Exploding the myth of a ‘People’s War’

James Heartfield demolishes the dominant anti-fascist narrative to reveal the truth about the Second World War: six years of slaughter, poverty and exploitation.

Neil Davenport

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At the 2012 Labour Party conference, shadow chancellor Ed Balls drew on the ‘People’s War’ to bolster his own ration-style policies. ‘Let me remind you’, he said, ‘of the summer of 1945 – the end of six hard years of war – when our nation welcomed its heroes home from the battlefields of Europe, Asia and the Atlantic, and celebrated together the defeat of fascism’. The fact that it was a Labour Party politician, rather than a Conservative, who was dining out on the Second World War shows how central ‘the People’s War’ mythology still is to the parliamentary as well as the radical left. The further in time we move away from the Battle of Britain, D-Day and the 1945 settlement, the brighter the political stage lights surrounding those particular events. Defeating fascism back then has often become a justification for a range of governmental policies, both at home and abroad, in the present.

It is this all-pervading myth, that the Second World War was a conflict to defeat fascism and restore democracy, which James Heartfield carefully explores and demolishes in Unpatriotic History of the Second World War. As he points out in his introduction, ‘the ideology of the Good War was manufactured from the outset by radicals who wanted to steer the conduct of the war towards their preferred ends – anti-fascism, social reform and popular accountability’. With the final death toll a staggering 60million people, the conflict perhaps should be better known as a war against the people. Heartfield argues: ‘The elites that fought the Second World War had enriched themselves at the expense of their own people, but still they needed more. They had run out of ideas about how to grow. More and more it seemed to those elites as if the barriers they faced were those raised by other countries, and the solutions to their problems were to be found abroad.’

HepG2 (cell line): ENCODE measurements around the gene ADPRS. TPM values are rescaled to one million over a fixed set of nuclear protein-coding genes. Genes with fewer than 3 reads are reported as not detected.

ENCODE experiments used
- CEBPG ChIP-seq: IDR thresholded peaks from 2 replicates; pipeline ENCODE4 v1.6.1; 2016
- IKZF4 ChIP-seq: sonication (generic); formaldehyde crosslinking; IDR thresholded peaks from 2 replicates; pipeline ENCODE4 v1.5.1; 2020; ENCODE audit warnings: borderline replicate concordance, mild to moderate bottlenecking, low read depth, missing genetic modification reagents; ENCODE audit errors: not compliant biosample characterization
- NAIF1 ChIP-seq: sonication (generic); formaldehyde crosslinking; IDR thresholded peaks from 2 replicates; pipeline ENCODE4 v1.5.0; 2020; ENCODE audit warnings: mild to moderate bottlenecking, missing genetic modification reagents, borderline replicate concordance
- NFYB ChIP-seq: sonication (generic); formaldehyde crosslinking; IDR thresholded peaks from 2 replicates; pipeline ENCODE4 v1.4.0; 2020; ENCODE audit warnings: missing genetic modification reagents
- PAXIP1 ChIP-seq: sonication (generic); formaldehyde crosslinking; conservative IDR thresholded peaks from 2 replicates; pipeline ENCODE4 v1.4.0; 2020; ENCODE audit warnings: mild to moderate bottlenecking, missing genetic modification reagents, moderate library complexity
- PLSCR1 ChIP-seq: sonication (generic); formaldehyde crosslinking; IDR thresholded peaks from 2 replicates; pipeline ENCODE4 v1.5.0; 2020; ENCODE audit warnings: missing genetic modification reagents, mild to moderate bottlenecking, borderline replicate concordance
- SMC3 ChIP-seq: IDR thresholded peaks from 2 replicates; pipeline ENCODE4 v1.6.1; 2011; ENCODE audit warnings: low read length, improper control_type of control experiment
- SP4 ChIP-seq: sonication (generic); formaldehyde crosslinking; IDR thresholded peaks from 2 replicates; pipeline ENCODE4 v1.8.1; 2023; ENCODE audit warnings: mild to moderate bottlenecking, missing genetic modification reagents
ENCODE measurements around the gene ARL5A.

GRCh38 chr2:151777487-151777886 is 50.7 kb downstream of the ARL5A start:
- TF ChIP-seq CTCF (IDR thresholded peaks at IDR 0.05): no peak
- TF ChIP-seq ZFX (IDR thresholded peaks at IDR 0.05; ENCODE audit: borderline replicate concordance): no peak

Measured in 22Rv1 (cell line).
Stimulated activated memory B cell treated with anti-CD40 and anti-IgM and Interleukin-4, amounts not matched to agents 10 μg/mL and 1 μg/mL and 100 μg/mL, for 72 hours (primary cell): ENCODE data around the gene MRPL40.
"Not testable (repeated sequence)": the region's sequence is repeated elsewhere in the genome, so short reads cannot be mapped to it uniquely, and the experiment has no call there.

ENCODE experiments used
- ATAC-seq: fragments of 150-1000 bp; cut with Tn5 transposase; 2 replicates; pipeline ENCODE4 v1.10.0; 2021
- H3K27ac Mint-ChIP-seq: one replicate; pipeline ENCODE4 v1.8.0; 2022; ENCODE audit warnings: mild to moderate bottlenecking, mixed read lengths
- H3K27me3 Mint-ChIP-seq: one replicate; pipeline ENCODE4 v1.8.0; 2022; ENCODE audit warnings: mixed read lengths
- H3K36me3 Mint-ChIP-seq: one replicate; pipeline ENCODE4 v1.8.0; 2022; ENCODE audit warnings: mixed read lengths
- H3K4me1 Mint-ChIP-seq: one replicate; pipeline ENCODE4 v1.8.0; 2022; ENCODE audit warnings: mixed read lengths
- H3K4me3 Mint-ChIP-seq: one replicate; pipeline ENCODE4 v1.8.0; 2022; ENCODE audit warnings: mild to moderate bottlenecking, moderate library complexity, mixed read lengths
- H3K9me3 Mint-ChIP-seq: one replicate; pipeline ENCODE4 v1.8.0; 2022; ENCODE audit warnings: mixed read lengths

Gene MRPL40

Far from the Second World War being a struggle of democracy against fascism, it was driven by the continuation of economic conflicts that had not been fully resolved in 1918 and had been exacerbated by the world slump in the 1930s. A heavily militarised conflict and its accompanying ideology was used, especially in Germany, to deal with both popular revolt and an increasingly organised working class. In this resulting war, it was the working classes who were robbed of their organisations, political independence, living standards and lives. It was a war whereby class hostilities were intensified, rather than ‘put aside’, as draconian restrictions, longer working hours and lower wages were enforced in Europe and America. Such a mindblowing increase in the rate of exploitation, an increase of 350 per cent in Germany, was the real foundation for the postwar boom. The bitter irony, of course, is that after the Second World War, the left still views the descent into such unparalleled barbarism as a cause for celebration.